A beautiful thing has been lost.  Occupy Oakland had its problems, but it also had its promise.  There were workshops, books, a children’s zone and some very good community bridge building going on.  The place did not look or feel like a riot, it felt more like a festival.  To quote Zennie “it was bone headed to refuse to talk to the city”.  Zennie is also right on to say that efforts inside the protest were dealing with the problems that the city was complaining about.  All of them, even opening up and inviting the city to come and talk at the General Assembly.  Most of the stories in the press were gross exaggerations and half truths.  Members of the community were also coming out with everything from port-a-potties, protest marchers and just plane willingness to speak with the protesters and promote solidarity and harmony.  Also beautiful and totally justified is the anger expressed towards those who own our economy and the government that serves them and only them. 

A beautiful opportunity has also been lost.  This Occupy Wall Street movement is a watershed in American politics.  Oakland could have been the place where there could have been harmony and cooperation between our local government and this very justified protest movement.  

We have every reason in the world to be mad with Wall Street, the big Banks and the corrupt system of lobbyist based politics that Occupy Wall Street is pulling back the curtain on. 

Now we have every reason on earth to be mad at our local government. 

Thursday, October 6, 2011

Have we already tried social programs to fight crime?

Been there? done that?  On social programs for at risk youth? NOT. 
A couple weeks back I had coffee with a person I respect a lot, who is in favor of the new gang injunction, the curfew and all that kind of stuff.  He truly believed that when it comes to social programs that would get to the roots of the problems “we have tried all that”.  I did not argue because I wanted to hear him out, but I think he could not be more wrong.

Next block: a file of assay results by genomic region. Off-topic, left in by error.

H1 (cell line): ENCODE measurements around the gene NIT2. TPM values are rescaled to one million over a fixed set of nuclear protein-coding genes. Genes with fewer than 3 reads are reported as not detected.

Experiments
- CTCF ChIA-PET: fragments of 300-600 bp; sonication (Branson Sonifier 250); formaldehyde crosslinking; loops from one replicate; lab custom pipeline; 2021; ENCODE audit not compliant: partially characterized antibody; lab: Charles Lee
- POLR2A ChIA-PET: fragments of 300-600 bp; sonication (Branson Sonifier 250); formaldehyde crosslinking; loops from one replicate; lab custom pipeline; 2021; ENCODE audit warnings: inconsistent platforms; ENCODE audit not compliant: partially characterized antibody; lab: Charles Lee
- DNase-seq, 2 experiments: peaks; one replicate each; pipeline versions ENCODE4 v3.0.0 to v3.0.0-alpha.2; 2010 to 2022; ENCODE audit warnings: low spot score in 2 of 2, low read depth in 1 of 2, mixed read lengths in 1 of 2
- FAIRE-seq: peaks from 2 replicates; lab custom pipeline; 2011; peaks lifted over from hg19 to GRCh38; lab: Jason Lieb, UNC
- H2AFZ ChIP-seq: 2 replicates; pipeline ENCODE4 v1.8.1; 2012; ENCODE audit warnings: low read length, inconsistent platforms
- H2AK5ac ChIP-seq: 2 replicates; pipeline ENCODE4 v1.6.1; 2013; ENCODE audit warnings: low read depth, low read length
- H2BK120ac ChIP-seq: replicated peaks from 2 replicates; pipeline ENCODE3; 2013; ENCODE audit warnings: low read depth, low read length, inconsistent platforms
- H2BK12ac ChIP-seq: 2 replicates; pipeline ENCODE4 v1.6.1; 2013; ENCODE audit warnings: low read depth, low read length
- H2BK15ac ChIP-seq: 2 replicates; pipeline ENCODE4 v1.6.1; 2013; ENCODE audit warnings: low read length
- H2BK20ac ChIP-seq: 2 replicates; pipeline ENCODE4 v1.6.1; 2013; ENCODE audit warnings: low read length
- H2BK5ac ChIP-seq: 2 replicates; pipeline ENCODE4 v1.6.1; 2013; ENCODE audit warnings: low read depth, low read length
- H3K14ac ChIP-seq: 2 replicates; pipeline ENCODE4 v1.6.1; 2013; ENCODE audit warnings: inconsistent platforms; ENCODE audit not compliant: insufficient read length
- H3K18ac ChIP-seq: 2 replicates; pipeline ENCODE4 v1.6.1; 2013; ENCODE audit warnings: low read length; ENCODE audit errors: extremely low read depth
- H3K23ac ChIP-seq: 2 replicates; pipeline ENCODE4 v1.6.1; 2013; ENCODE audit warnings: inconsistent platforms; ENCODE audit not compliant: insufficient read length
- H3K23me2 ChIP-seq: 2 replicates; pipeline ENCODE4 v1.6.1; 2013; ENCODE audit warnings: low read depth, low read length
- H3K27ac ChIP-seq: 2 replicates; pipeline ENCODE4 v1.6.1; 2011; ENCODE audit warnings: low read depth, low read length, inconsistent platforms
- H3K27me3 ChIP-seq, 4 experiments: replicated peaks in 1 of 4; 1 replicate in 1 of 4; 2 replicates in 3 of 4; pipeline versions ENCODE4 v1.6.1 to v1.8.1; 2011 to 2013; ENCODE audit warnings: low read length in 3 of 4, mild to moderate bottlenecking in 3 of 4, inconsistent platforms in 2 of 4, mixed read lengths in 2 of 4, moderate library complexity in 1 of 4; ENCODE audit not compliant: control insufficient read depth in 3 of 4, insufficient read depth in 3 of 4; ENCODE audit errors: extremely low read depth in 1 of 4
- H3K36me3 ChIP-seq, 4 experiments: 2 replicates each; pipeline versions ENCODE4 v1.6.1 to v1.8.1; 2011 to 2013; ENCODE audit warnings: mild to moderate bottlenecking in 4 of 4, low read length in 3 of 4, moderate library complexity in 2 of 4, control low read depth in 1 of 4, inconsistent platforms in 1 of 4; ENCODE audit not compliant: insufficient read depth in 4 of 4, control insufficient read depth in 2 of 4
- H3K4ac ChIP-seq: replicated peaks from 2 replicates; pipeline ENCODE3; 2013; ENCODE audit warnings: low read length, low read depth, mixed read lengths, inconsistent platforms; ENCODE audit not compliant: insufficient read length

Where we are and where we have been all my life, is in a vicious circle of mercilessness.  Tough on crime, war on drugs, three strikes, holding the families accountable, zero tolerance, yeah, we know the catch words.  For almost two generations now, we, as a culture, have been focused on blame and punishment and for those same two generations we have done little to nothing to promote a healthy society or economy, especially when it comes to providing real opportunity and support for urban poor of color.  Our overcrowded prisons devoid of rehabilitation and our failed parole system are two of many monuments to the disaster that this kind of thinking provides.  Our crime rates, especially our violent crime rates, as much as TEN TIMES the rate of Canada or Japan, should be reason for us all to leave our arrogance aside and be willing to learn and listen. 
We have had the politics of the hard line and we now live with the results that it produced.  

So why this belief that we have really tried it the other way?  Why would anyone believe that we have tried the social programs and now we need to get “hard nosed” and “practical” and “give the police the tools that they need”?  

Maybe it is because many elected officials have been saying that they have been successfully providing social services.  So have many non-profits.

If they say it, can it be true?  Well how American would it be to make a token effort, to do a publicity stunt, to change the image and the name, but not really change much of everything important?  

I think we are constantly being told that the social programs are happening. 
But I do not believe that we have given the social solutions an honest try.  

There is the little, local picture.  We have Measure Y, right?  Some judge is doing restorative justice, good?  There are all these programs for youth, right? Don’t we have public housing?  The county has a public health system?  

Only sort of.  When it really comes to delivering services, there is a serious devil in the details. To quote the East Bay Express talking about the local version of the Cease Fire program: